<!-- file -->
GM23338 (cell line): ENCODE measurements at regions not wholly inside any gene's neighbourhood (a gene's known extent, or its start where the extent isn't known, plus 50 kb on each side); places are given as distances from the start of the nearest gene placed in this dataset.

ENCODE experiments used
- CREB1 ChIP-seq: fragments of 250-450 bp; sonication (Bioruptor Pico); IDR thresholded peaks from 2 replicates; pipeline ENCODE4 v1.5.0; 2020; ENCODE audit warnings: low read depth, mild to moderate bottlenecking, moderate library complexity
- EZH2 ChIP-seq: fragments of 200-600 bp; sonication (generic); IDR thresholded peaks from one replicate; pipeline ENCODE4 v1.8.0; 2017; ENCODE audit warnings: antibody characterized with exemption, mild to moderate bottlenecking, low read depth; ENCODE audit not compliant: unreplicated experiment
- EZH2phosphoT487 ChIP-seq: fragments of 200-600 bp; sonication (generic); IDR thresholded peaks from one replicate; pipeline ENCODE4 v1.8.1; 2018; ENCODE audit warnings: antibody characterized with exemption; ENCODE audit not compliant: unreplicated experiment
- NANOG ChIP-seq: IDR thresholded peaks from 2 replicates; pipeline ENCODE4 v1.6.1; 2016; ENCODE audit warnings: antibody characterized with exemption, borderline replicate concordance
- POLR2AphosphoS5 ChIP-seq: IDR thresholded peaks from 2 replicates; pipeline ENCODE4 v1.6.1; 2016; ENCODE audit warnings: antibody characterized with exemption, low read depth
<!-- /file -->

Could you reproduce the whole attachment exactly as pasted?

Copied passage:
GM23338 (cell line): ENCODE measurements at regions not wholly inside any gene's neighbourhood (a gene's known extent, or its start where the extent isn't known, plus 50 kb on each side); places are given as distances from the start of the nearest gene placed in this dataset.

ENCODE experiments used
- CREB1 ChIP-seq: fragments of 250-450 bp; sonication (Bioruptor Pico); IDR thresholded peaks from 2 replicates; pipeline ENCODE4 v1.5.0; 2020; ENCODE audit warnings: low read depth, mild to moderate bottlenecking, moderate library complexity
- EZH2 ChIP-seq: fragments of 200-600 bp; sonication (generic); IDR thresholded peaks from one replicate; pipeline ENCODE4 v1.8.0; 2017; ENCODE audit warnings: antibody characterized with exemption, mild to moderate bottlenecking, low read depth; ENCODE audit not compliant: unreplicated experiment
- EZH2phosphoT487 ChIP-seq: fragments of 200-600 bp; sonication (generic); IDR thresholded peaks from one replicate; pipeline ENCODE4 v1.8.1; 2018; ENCODE audit warnings: antibody characterized with exemption; ENCODE audit not compliant: unreplicated experiment
- NANOG ChIP-seq: IDR thresholded peaks from 2 replicates; pipeline ENCODE4 v1.6.1; 2016; ENCODE audit warnings: antibody characterized with exemption, borderline replicate concordance
- POLR2AphosphoS5 ChIP-seq: IDR thresholded peaks from 2 replicates; pipeline ENCODE4 v1.6.1; 2016; ENCODE audit warnings: antibody characterized with exemption, low read depth